The MBI revealed her cancer, although the mammogram had not. With her more than 10-year history of mammograms every six months and frequent biopsies, she opted to undergo a bilateral mastectomy, which found that the cancer had spread to her lymph nodes, followed by rounds of chemotherapy and radiation. She is currently in her fourth year of taking estrogen blockers.
"I'm so glad I had the MBI," she says. "Who knows what stage my cancer would have been in if it hadn't been discovered then?"
When describing the MBI process, Anderson says her experience lasted about 90 minutes—although MBI screenings usually take an average of 30 minutes—from the time of injection of the radiotracer through completing the imaging with the gamma camera. She compares the imaging to having a mammogram, but without the compressions. Overall, she says the procedure is comfortable and relatively seamless, as compared with other imaging she's undergone.
When considering patient comfort, the time-of-exam factor is a consideration, Shermis says. He explains that there needs to be a balance between time and radiation dose. The current dose used with MBI is 8 mCi, though the effective dose when administered is closer to 6 mCi.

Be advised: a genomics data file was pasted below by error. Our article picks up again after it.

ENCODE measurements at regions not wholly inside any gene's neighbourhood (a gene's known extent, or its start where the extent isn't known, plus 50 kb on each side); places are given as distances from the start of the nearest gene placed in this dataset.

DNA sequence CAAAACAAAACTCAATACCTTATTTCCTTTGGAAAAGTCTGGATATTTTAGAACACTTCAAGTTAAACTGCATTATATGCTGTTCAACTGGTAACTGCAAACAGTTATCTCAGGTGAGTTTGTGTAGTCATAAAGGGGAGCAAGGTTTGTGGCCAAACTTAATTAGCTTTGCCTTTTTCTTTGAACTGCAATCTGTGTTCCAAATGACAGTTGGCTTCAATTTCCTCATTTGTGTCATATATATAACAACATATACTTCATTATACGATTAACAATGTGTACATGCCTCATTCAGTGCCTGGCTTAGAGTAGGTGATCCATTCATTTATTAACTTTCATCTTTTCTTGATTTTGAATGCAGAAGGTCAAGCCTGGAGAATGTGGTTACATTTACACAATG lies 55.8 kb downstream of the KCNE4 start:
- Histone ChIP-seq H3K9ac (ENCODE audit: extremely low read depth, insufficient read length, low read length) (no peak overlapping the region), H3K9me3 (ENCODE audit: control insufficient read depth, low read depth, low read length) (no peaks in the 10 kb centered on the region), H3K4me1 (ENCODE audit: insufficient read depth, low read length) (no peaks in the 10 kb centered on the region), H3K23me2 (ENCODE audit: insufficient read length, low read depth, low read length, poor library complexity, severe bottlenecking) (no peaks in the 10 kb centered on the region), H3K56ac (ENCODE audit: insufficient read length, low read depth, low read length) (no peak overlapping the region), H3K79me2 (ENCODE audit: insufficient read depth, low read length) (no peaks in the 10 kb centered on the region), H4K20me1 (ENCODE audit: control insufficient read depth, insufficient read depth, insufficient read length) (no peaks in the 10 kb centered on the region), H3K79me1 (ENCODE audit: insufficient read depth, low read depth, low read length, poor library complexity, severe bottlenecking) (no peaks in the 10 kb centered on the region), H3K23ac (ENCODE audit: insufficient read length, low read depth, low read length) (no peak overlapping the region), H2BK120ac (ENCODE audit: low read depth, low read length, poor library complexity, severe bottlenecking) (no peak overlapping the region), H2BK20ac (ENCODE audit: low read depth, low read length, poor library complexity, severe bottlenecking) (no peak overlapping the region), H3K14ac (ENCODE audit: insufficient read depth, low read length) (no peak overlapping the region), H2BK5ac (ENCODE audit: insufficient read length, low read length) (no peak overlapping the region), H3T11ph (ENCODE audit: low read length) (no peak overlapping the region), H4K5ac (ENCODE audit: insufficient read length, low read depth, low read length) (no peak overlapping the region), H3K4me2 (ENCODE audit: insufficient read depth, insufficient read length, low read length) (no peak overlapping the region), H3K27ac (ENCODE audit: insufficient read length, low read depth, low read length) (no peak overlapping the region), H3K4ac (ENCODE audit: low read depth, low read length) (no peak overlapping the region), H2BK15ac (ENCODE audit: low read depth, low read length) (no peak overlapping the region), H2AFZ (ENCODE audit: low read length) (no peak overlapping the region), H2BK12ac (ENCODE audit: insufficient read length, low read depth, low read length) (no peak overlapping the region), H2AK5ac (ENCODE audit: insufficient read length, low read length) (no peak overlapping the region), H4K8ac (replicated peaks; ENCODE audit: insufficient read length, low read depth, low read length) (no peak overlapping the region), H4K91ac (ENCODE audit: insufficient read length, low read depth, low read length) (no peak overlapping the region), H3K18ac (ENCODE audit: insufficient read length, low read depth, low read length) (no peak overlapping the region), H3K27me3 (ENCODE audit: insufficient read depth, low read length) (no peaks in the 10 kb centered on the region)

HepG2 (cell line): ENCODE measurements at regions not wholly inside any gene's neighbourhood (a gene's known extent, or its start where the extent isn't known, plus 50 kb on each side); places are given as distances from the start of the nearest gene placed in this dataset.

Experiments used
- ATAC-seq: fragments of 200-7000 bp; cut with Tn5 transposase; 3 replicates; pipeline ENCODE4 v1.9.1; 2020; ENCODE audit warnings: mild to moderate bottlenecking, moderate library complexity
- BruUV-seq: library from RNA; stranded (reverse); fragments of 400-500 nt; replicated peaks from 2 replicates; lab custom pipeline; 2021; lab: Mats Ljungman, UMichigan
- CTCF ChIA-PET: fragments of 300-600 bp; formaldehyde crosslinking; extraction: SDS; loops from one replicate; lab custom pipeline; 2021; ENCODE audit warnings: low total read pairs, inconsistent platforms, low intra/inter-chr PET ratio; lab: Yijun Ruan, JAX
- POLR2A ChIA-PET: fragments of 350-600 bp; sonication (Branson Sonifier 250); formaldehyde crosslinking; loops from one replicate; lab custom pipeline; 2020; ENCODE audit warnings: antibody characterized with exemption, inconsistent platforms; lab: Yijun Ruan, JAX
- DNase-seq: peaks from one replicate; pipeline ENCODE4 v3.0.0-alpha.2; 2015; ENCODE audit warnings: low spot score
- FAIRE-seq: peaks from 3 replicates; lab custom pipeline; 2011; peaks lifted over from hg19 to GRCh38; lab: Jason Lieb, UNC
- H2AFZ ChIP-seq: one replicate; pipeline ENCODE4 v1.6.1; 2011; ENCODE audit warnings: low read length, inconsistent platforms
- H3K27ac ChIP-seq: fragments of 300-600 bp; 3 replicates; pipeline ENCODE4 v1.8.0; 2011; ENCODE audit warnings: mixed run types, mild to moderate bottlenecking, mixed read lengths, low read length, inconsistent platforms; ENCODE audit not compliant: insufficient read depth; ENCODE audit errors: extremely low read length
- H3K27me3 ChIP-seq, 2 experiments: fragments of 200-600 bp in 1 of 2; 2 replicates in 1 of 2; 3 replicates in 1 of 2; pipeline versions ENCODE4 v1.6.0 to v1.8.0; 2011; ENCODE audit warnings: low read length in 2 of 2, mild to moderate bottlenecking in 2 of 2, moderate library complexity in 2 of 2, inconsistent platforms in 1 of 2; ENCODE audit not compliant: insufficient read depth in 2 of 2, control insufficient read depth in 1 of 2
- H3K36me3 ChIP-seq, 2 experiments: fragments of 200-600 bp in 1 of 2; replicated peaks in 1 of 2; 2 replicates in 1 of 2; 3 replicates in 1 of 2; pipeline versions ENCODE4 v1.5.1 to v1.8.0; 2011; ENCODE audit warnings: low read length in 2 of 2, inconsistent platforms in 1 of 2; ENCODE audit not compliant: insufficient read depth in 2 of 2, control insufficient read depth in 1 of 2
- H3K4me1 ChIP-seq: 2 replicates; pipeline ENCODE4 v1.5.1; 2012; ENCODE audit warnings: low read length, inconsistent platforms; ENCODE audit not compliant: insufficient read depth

"The goal is to reduce the dose even further, although the level of radiation used now is lower than the environmental level," he says. "We're still making strides with dose reduction that would make it comparable to mammography but with four times the detection rate."
Shermis adds that MBI also fits well from a practice workflow perspective.
"We can read images in real time, with no need for callbacks," he says. "Patients can go from mammogram to MBI."
When looking at other adjunct modalities, Shermis weighs the pros and cons, looking at factors such as specificity and sensitivity, patient tolerance, and insurance coverage.
"If a woman is found to have dense breasts and she is in the high-risk category for breast cancer, MRI can be a good option," he says. "But if the patient has no family history of breast cancer or other risk factors but has dense breasts, MBI is the choice."
Regarding ultrasound, Shermis recognizes the modality's role as a diagnostic tool. He contends, however, that ultrasound creates more problems than it solves.
"Using ultrasound is time consuming and not a real-time solution," he says. "It doesn't fit into our workflow. We want to do everything at one time; it's beneficial for the patient."